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Computer Evaluation Numbers on (like +2.25)
Computer Evaluation Numbers on (like +2.25)

Find out what the numbers mean when evaluating chess positions.

Updated over a week ago

These numbers like +2.25 or -1.50 can seem cryptic at first, but they offer a wealth of information. Let's break down what they mean.

If you've been playing or watching games on our platform, you've likely encountered computer evaluation numbers next to positions.

What are Computer Evaluation Numbers?

Computer evaluation numbers, often referred to simply as evaluations or evals, represent a computer's assessment of the current position in a game of chess.
They're derived from deep analysis using advanced chess engines, like Stockfish or Komodo, and they provide an approximate value for the advantage one side has over the other.

How to interpret the numbers




Positive values


This indicates that White has an advantage. The higher the number, the larger the perceived advantage.

Negative values


This indicates that Black has an advantage. The more negative the number, the larger the perceived advantage.

Values close to 0

+0.20 or -0.10

These suggest that the position is relatively even.

What do the numbers actually mean?

The values represent material or positional advantage in terms of pawn units:

+1.00: White has an advantage roughly equivalent to being one pawn up.

-2.50: Black has an advantage roughly equivalent to being two and a half pawns up.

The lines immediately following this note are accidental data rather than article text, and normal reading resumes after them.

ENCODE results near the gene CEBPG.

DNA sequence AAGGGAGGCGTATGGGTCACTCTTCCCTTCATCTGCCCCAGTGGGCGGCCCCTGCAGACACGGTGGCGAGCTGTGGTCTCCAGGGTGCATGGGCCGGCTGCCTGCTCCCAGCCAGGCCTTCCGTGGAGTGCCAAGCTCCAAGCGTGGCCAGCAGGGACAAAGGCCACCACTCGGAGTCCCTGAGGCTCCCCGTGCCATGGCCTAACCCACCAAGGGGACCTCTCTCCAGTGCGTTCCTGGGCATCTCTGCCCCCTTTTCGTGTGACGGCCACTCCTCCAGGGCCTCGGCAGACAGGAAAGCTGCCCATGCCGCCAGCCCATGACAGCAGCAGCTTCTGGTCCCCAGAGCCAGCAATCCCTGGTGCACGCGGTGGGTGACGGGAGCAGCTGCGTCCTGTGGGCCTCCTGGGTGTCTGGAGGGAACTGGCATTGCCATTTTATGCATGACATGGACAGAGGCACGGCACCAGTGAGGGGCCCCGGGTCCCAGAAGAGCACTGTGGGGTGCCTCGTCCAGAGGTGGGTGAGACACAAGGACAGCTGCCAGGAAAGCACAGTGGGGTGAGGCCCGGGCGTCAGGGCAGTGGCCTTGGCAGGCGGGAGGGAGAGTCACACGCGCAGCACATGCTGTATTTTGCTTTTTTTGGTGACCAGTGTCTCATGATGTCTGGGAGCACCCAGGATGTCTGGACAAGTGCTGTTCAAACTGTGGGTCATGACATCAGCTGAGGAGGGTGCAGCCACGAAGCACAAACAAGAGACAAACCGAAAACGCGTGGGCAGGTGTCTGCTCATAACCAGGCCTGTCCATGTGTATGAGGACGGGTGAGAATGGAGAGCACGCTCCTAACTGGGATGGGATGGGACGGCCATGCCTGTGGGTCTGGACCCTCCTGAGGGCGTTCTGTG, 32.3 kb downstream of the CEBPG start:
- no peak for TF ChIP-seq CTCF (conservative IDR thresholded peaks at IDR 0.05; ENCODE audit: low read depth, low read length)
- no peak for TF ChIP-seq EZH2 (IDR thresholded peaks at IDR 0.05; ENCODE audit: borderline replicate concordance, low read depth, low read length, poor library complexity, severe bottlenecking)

These evaluations aren't just about material. A side can be down in material but still have a positive evaluation due to other factors like piece activity, king safety, or pawn structure.

Limitations and things to keep in mind

  • Depth of Analysis: The deeper the analysis, the more accurate the evaluation. A quick evaluation might change with further analysis.

  • Human vs. Computer Play: Computers excel at tactical calculations, but humans often understand long-term strategic themes better. An evaluation that's slightly favorable for one side doesn't guarantee a win, especially in human play.

  • Changing Evaluations: As a game progresses and new moves are made, the evaluation can change rapidly. This is especially true in complex or tactical positions.

How to use evaluations to improve

Evaluations can be a great learning tool for:

  • Spotting Mistakes: A sudden change in the evaluation can point to a mistake or a brilliant move.

  • Comparing Your Analysis: After playing, compare your own assessment of a position to the computer's evaluation. It's a good way to identify areas for improvement.

  • Deep Understanding: Using's analysis tools, you can get an in-depth understanding of why a particular move is favored by the engine.


Computer evaluations offer a valuable perspective on the state of a chess game, but it's essential to approach them as just one tool among many in your chess arsenal.

Enjoy the insights they provide, but always remember that the beauty of chess lies in its balance of calculation, intuition, strategy, and the human touch.

Happy gaming!

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